Ideas? I have dozens of those…

I come up with new ideas for services, apps or businesses all the time, almost every day. Now, obviously I can’t do them all. There just isn’t that many hours in a day. So how do I decide which ones to pursue? I guess there isn’t necessarily any rhyme or reason to it, at least, not a lot. Mostly it just has to do with how clearly I can see the entire roadmap of the idea. For example, sometimes I think of an idea, which sounds great, but after I think about it a little more I realize there isn’t a very good way to execute it, given my current situation.

For example: I have a game that I’ve wanted to ‘play’ for years. The play part is key here, and we’ll get back to that in a minute. The idea behind the game is that the better you get in real-life, the better you get in the game. So if you get stronger in real-life, you get stronger in the game. Same goes with the rest of the skills or levels in the game (as far as they make sense, obviously I don’t envision people actually mining, or forging things out of metal). Now, a game like this doesn’t exist. Since I want to play it, I can guarantee others would want to play it too. Which is the key to a good idea, if it’s an issue or a want in your life, there is a good chance that it’s an issue or problem in someone else’s too.

Now, occasionally I pursue various ideas for this game or maybe a more toned down version. Or even sometimes I get inspired about a story-line that could fit well with the game. When I get inspired, I don’t argue with myself, I just work on it. I have dozens of files, and multiple different version, languages & concepts all relating to ‘The Game’. I’ve given it different names at different times, and it’s had a few different premises, but the core dream has never changed. But why don’t I just pursue it for 6 months and get a beta version working? Simple, I’m not in a position currently to do that.

What I mean is, there are other things more important to me. There are other things I want to build. There are also skills required to make the game that A) I don’t have, B) I don’t want. In order to truly accomplish what I want, it would have to be made using some kind of Virtual Reality system. I’m not a graphics designer or graphics programmer. I can do it, but it would take me years to get to the point of being able to design & implement a game in a VR setting. But if I could hire a team of developers & artists to help me accomplish my dream, I would. That is where planning out ideas comes in.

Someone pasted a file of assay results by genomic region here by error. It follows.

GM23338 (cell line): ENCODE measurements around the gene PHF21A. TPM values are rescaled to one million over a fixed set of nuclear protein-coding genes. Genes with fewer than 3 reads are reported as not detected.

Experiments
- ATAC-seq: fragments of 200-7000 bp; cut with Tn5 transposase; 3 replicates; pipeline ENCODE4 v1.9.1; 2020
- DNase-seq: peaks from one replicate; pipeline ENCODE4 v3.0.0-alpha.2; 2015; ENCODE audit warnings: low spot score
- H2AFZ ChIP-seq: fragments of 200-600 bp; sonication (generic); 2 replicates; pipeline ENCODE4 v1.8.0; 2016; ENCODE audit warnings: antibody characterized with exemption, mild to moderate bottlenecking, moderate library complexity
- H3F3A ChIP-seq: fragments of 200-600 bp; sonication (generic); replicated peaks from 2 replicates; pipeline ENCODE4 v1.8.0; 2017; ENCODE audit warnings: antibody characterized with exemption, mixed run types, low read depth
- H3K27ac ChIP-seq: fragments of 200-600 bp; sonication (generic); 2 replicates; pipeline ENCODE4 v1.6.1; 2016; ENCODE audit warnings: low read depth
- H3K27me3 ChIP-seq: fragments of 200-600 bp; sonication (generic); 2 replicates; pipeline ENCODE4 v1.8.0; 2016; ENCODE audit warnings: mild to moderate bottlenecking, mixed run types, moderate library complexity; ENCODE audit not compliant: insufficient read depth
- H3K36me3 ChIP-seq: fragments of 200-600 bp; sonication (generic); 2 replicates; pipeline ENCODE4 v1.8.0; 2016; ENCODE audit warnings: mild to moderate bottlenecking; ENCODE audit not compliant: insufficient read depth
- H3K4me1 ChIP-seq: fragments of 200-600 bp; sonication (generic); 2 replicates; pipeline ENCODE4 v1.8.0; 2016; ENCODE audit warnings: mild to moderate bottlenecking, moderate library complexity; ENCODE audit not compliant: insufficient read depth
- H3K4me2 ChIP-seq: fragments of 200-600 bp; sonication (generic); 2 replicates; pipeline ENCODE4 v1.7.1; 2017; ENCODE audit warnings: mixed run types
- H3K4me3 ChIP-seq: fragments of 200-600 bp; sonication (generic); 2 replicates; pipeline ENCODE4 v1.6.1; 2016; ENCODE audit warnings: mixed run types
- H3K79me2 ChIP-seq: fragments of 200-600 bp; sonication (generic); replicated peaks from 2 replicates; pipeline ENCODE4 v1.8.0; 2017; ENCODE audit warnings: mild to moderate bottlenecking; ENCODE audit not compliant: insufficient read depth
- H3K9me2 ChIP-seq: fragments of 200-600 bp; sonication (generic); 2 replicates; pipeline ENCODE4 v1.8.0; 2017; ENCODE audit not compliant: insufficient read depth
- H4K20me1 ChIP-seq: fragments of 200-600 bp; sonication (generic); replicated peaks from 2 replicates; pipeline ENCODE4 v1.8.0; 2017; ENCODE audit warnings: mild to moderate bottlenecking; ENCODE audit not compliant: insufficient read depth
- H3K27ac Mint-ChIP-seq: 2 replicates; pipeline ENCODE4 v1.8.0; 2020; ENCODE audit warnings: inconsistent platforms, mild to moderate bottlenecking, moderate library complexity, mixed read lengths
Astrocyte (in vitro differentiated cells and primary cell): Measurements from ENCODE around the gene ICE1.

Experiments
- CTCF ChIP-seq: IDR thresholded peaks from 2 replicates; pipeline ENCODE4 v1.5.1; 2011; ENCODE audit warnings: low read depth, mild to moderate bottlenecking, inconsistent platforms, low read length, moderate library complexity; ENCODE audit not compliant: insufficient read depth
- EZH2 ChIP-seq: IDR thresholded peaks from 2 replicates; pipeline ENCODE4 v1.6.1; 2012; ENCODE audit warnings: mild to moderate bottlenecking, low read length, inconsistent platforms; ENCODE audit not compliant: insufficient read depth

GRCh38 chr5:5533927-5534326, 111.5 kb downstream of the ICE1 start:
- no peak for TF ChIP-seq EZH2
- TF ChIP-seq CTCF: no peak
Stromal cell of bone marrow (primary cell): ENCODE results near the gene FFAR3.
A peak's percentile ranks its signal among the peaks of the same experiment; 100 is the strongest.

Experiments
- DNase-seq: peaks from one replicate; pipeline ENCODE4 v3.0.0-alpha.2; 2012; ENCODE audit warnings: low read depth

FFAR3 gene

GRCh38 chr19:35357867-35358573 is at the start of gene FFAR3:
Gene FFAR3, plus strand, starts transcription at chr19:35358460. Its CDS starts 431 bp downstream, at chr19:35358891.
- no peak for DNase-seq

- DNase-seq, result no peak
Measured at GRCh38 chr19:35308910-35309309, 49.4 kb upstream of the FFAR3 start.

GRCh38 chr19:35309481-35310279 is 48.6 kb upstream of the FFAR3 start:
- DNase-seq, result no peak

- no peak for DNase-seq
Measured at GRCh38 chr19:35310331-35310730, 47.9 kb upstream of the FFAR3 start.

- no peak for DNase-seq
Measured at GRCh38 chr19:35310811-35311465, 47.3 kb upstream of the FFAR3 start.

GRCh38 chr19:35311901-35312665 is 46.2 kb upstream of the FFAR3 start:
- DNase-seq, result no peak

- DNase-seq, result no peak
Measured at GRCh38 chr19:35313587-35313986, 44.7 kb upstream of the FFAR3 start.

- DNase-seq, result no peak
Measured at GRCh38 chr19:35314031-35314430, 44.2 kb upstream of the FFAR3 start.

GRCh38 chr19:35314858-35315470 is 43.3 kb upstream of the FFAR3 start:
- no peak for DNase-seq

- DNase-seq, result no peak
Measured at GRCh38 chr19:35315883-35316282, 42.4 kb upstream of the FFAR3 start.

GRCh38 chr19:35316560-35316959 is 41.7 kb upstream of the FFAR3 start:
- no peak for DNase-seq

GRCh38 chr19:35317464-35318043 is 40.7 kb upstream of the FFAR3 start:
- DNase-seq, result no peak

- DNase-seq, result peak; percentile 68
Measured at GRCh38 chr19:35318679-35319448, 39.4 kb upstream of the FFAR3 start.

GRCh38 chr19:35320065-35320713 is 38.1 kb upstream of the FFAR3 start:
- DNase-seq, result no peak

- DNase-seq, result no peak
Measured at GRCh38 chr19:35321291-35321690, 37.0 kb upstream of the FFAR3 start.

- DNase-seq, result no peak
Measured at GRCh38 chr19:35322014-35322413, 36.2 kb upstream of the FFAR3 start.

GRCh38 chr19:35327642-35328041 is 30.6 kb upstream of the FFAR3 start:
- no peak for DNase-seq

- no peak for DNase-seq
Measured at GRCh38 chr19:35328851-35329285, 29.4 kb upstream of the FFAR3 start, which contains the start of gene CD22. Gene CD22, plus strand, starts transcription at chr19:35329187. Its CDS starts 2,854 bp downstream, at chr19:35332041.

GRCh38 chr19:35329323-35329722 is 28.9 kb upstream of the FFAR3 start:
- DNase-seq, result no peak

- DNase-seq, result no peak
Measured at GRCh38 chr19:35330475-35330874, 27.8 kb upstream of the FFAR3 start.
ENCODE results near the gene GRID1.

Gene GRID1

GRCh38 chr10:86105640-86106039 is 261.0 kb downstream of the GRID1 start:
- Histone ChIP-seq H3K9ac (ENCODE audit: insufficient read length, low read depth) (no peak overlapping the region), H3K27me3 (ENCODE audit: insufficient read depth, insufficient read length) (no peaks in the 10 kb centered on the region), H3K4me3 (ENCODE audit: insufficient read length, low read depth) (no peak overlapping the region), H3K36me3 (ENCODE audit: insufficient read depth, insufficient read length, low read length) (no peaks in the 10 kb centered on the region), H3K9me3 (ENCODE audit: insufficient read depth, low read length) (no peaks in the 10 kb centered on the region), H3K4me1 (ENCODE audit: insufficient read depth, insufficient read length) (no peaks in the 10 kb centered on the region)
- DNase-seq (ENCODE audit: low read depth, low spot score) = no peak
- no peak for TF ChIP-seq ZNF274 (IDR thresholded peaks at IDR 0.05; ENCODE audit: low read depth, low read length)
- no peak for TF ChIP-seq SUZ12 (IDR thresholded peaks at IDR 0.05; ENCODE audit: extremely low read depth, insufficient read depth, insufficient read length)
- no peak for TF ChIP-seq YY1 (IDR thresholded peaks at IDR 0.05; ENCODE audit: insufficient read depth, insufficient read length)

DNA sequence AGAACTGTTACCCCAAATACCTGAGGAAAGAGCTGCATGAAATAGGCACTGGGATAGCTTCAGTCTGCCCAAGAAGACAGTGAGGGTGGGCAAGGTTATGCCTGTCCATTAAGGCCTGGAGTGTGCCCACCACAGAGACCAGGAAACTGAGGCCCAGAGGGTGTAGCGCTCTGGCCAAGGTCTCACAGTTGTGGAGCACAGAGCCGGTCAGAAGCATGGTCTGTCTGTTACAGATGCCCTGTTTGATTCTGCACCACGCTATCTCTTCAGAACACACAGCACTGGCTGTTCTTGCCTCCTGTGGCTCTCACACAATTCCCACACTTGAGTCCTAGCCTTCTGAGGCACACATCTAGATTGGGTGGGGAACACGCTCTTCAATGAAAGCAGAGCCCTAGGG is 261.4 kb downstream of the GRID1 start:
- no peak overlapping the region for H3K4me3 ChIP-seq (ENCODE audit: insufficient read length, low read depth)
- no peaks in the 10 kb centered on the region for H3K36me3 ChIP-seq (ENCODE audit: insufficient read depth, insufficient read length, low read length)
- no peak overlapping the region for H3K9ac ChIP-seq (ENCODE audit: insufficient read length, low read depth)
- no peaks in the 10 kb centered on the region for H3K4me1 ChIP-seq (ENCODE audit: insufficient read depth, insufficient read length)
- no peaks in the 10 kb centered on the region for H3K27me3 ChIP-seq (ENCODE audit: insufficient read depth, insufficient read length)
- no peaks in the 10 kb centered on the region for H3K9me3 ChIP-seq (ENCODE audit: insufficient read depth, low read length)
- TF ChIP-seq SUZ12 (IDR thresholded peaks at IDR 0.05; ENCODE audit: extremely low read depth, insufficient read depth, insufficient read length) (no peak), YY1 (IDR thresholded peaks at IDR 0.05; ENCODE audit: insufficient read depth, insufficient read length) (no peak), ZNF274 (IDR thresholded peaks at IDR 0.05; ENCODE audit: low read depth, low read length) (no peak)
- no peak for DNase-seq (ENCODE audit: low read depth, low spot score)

Since I can’t hire a team of people right now, I’ll work on ideas that I can actually get to ‘shippable’ by myself, or with 1 other person. Though this sounds easy, I assure it is not. It still requires hours of work, and thought and methodical planning. Plus, outside of just creating it, you need a marketing plan. Otherwise you just spent a ton of time, to not make any money. There are 2 trains of thought that I have come across as far as ‘when to market’ goes.

One train of thought, is if the product isn’t perfect, marketing it and having people finding bugs/errors/flaws with it will kill your company. The second one is, push fast, fix faster. The idea behind the second train of thought is (especially in terms of a web service) nothing is permanent. You can fix the issues faster, if you know what they are. If no-one is using features D & E of your service, why fix the bugs in them? If people are using feature B in a way you didn’t originally intend, why spend a few dozen hours making it perfect, just to make a 90 degree turn to meet the actual needs of the end-user?

I can’t necessarily say which one is better. Both have been done in successful products. What I can tell you, is having a marketing PLAN is never a bad thing. You don’t need a product to have a plan. You only need an idea to have a plan. If you can’t see the entire road for taking your idea from a thought, to a profitable business, then the likelihood of it ever getting done is almost non-existent. You can think about a plan the entire time your designing, creating & building.

So in conclusion, how do I decide which ideas to pursue? The ones where I can clearly see how it will become a profitable business. How I can build it, design it and market it. If I can’t see all of those things, usually it doesn’t even stay in my head that long, because it usually means there is a core disconnect between the problem-scope that the idea solves, and the solution I thought of.

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